S.D. senators back low-THC hemp changes

Capitol News Bureau
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PIERRE, S.D. (KELO) — For the third year in a row, South Dakota lawmakers have decided to go farther on industrial hemp than the governor wants.

State senators voted 27-6 Thursday to change state laws on growing and processing the low-THC plants. Governor Kristi Noem had people from her administration testify against HB 1228 at a Senate hearing.

The legislation now returns to the House for a decision whether to agree with minor changes made by the Senate committee. The House had approved its version 58-11.

Overriding a governor’s veto requires 2/3 majorities of 47 in the House and 24 in the Senate.

Caleb Finck wants to allow outdoor plots as small as a half-acre. The law currently sets the minimum at 5 acres. He also wants to allow greenhouses that are at least 2,880 square feet. Indoor growing isn’t allowed now.

Some licensing requirements also would change. And the measure makes adjustments the U.S. Department of Agriculture suggested during its review and approval of South Dakota’s state plan.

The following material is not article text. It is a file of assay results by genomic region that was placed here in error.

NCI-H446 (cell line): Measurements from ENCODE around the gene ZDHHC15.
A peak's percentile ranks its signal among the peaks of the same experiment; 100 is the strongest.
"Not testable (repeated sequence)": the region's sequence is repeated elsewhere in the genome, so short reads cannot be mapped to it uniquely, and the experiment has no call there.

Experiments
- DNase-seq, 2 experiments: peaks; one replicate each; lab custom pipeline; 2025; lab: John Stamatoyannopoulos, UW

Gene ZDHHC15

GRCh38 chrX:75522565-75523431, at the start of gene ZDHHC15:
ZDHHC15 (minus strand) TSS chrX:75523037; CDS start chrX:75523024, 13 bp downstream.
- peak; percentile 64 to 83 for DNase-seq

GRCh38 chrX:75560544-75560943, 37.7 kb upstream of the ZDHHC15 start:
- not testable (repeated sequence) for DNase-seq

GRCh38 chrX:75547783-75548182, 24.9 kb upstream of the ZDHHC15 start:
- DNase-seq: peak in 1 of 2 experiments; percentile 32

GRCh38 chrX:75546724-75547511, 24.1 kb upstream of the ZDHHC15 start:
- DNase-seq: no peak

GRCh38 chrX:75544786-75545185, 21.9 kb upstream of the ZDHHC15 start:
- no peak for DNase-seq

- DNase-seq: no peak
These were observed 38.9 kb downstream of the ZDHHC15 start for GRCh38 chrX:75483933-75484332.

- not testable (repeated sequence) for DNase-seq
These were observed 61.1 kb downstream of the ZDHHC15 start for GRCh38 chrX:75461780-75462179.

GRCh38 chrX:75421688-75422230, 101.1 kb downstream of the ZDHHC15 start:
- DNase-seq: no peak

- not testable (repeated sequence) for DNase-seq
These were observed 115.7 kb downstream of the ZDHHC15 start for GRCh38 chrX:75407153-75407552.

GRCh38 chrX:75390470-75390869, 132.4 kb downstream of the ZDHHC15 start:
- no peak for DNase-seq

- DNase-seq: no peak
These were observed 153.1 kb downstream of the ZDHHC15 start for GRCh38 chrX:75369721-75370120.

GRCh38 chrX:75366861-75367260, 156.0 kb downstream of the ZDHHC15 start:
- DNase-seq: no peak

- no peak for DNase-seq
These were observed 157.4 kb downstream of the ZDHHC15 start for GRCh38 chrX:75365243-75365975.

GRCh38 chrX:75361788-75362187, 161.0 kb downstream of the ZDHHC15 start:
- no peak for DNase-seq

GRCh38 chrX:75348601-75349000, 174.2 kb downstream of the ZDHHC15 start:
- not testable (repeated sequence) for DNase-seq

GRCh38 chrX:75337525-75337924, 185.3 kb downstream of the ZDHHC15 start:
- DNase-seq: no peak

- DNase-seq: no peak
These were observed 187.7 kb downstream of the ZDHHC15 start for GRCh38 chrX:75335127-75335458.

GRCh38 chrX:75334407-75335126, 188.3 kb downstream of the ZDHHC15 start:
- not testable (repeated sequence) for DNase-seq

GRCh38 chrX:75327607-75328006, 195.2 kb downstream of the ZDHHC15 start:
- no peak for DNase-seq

Decades have passed since industrial hemp was last grown legally in South Dakota.

“There will be a growing season for hemp in 2021,” Brock Greenfield said Thursday. “Not passing this bill hinders our farmers, processors and seed salesmen.”

Helene Duhamel opposed the bill. One reason was that marijuana could be hidden when hemp is transported. “Enforcement of hemp is critical to its success in South Dakota,” she said.

Casey Crabtree said a yes vote was “a vote for economic development” in South Dakota.

Greenfield said senators shouldn’t buy into the argument that was made against it. “I just ask us to keep our eye on the ball,” he said. “It didn’t come from the bureaucracy. It’s coming from the legislators.”

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